One awaited a book that would take into account the drastic exaggeration of those salient lines emphasized by the attenuation of all the others, a book whose author had the drive needed to bring him to the top of the precipice of indifference where a statue is far less interesting on its pedestal than in a pit, where an aurora borealis reproduced in the magazine Nature is less beautiful than in any unexpected elsewhere. Surreality will be, moreover, the means of our wish for total evasion (and it is understood that one can go so far in dislocating a hand from its arm that the hand thereby becomes increasingly hand, and also that in speaking of evasion we are not only referring to space). We awaited a book that avoids all parallels with other books aside from their mutual use of ink and type, as if there were the slightest need, in making a statue appear in a pit, to be the sculptor! I would add, besides, that in order to be truly displaced, the statue had to have once lived a conventional statue-life in a conventional statue-place. The entire value of such an enterprise — and perhaps of all artistic enterprise — seems to me a question of choice, of audacity and of the success, by one's power of appropriation, of certain transformations. One awaited a book that refused at once the mysterious, the troubled qualities of many universes that are similar by virtue only of a rather meaningless physio-moral principle and are, to say the least, undesirable in any sense of grandeur (let's take a bottle: they immediately think we are about to drink, but no, it is empty, corked, and bobbing on the waves; now they've got it: it is the bottle on the sea, and so on). Everything has a use other than the one generally attributed to it. It is even out of the conscious sacrifice of their primary usage (to manipulate an object for the first time not knowing what is or was its use) that certain transcendent properties can be deduced, properties that belong to another given or possible world where, for example, an axe can be taken for a sunset, where the virtual elements are not even admissible (I imagine a phantom at a crossroads consulting the road sign), where the migratory instinct usually attributed to birds, encompasses autumn leaves, where former lives, actual lives, future lives melt together into one life; the life utterly depersonalized (what a pity for the painters: never to be able to make more than one or two heads; and the novelists! Only human beings do not resemble each other). One awaited, finally, The Hundred Headless Woman because one knew that in our day Max Ernst is the only one to have severely refused those considerations that for other artists refer to "form," in regard to which all compliance leads to chanting the idiotic hymn of the "three apples" perpetrated, in the final analysis, all the more grotesquely for their manners, by Cézanne and Renoir. Because one knew that Max Ernst was not the man to draw back from anything that might widen the modern field of vision and provoke the innumerable illusions of true recognition that we alone must choose to see in the future and in the past. Because one knew that Max Ernst's is the most magnificently haunted brain of our day, by that I mean the one that knows it is not enough to send a new boat into the world, even a pirate ship, but instead to build the ark and in such a way that, this time, it is not the dove that returns, but the raven.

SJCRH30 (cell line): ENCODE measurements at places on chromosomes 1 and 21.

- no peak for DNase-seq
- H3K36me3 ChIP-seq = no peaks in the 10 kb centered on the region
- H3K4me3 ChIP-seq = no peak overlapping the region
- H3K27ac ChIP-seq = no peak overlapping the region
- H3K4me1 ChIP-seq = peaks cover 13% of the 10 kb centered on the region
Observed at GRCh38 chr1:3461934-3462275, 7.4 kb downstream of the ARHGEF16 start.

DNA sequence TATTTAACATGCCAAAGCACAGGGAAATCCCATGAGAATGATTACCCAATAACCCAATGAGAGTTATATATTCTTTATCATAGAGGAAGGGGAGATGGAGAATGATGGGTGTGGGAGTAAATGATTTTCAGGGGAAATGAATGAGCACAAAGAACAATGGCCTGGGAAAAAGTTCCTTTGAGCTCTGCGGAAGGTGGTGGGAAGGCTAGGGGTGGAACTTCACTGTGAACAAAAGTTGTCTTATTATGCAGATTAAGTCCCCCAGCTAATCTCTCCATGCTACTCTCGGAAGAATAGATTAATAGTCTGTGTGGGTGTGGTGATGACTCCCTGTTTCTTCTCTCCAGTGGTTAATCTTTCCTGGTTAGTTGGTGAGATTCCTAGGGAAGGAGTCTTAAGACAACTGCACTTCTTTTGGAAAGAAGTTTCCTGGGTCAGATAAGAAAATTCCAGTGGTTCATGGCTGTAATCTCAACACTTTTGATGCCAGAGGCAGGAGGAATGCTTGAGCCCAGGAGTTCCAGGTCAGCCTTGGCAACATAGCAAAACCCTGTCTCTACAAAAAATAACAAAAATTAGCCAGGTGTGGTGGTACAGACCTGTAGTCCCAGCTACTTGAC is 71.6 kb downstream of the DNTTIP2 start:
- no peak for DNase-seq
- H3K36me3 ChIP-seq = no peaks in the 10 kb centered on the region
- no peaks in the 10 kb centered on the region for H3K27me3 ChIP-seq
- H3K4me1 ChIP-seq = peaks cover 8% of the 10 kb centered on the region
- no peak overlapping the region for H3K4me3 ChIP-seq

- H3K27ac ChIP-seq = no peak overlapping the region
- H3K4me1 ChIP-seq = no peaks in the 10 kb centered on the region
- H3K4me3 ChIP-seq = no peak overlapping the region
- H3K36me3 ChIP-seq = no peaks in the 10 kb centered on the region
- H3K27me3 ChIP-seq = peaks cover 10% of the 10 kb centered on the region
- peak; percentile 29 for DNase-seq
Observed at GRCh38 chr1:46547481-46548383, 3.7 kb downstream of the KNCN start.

The Hundred Headless Woman will be preeminently the picture book of our day, wherein it will be more and more apparent that every living room has gone "to the bottom of a lake" with, we must point out, its chandeliers of fishes, its gilded stars, its dancing grasses, its mud bottom and its raiment of reflections. Such is our idea of progress that, on the eve of 1930, we are glad and impatient, for once, to see children's eyes, filled with the ineffable, open like butterflies on the edge of this lake while, for their amazement and our own, fall the black lace masks that covered the first hundred faces of the enchantress.
1929 — André Breton (Translation by Dorothea Tanning)
Here is La Femme 100 Têtes, The Hundred Headless Woman, rendered into English. I know you would be glad to see it brought, with its trail of dazzling light, and dark, to all those who never saw it before. That means a whole world full of new people. They will make an intoxicating discovery of surreal experience which, contrary to the general notion that surreal rhymes with dream, will reveal a quite undreamlike toughness of muscle, a tide of metaphor incised like the engraver's lines on our copper days and noisy nights; an experience that will whip the mind into a shape of resistance to our human quagmire.
When I first saw The Hundred Headless Woman I was not prepared for such a banquet. It took several meetings to savor it fully and even now there is no use pretending that I have plumbed it all.
As Loplop, Bird-Superior, you hatched her in Paris in 1927. "Perturbation, my sister," "she keeps her secret," "the torpid train," are talismanic phrases that chart the gazer's progress through this easy, liberated world where everything is possible.
The Hundred Headless Woman has a hundred heads and no head at all, and we are certain that nothing could be more fitting. Levitation is the order of the day. She knows no boundaries, no gravity, no laws. I see her in the turmoil of phenomenal rooms and tangled silences, or out there in the vastness with you and the other comets, crossing the sky, on friendly terms with the universe. Alas, we cannot join you. But we can guess at your course.